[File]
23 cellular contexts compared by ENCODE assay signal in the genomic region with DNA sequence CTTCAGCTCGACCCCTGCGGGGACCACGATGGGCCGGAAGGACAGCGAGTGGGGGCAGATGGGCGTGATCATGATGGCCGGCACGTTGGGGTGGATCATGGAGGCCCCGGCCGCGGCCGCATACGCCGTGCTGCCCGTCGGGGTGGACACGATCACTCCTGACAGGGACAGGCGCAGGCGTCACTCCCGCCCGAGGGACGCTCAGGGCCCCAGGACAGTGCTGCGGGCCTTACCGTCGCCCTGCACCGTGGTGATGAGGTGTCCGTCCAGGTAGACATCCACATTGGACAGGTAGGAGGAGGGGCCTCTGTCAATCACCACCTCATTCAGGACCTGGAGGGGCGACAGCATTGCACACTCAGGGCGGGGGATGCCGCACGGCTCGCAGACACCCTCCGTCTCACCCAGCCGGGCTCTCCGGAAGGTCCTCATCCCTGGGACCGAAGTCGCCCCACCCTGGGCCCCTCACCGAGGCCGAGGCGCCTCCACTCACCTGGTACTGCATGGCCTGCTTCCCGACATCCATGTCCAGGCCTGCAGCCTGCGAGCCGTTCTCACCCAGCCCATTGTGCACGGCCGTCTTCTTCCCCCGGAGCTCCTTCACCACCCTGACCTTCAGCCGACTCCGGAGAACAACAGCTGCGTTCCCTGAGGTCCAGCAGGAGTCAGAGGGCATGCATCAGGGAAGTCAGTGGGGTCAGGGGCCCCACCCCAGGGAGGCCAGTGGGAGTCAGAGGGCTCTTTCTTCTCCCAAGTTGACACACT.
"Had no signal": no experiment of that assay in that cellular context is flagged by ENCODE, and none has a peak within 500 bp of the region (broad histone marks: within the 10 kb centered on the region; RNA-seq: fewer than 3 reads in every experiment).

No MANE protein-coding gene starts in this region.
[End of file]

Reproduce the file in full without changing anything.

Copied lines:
23 cellular contexts compared by ENCODE assay signal in the genomic region with DNA sequence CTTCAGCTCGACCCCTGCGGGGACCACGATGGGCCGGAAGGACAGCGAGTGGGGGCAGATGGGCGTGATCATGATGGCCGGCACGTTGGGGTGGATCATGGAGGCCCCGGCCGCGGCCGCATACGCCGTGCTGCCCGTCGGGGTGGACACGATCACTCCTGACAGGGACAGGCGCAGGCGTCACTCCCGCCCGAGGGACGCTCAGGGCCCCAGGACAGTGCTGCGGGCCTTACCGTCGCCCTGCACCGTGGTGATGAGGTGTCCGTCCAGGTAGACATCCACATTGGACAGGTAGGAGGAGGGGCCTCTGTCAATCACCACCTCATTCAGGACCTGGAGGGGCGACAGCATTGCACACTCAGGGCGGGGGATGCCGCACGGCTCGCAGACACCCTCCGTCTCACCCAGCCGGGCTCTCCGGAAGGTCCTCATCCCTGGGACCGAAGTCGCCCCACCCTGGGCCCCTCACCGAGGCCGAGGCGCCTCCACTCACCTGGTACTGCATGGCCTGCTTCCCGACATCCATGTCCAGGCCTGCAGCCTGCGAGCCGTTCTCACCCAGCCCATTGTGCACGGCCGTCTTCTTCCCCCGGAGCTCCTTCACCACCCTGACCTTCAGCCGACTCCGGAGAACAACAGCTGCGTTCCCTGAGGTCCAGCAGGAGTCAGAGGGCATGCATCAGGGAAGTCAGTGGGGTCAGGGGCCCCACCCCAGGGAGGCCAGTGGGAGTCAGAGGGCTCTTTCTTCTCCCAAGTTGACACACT.
"Had no signal": no experiment of that assay in that cellular context is flagged by ENCODE, and none has a peak within 500 bp of the region (broad histone marks: within the 10 kb centered on the region; RNA-seq: fewer than 3 reads in every experiment).

No MANE protein-coding gene starts in this region.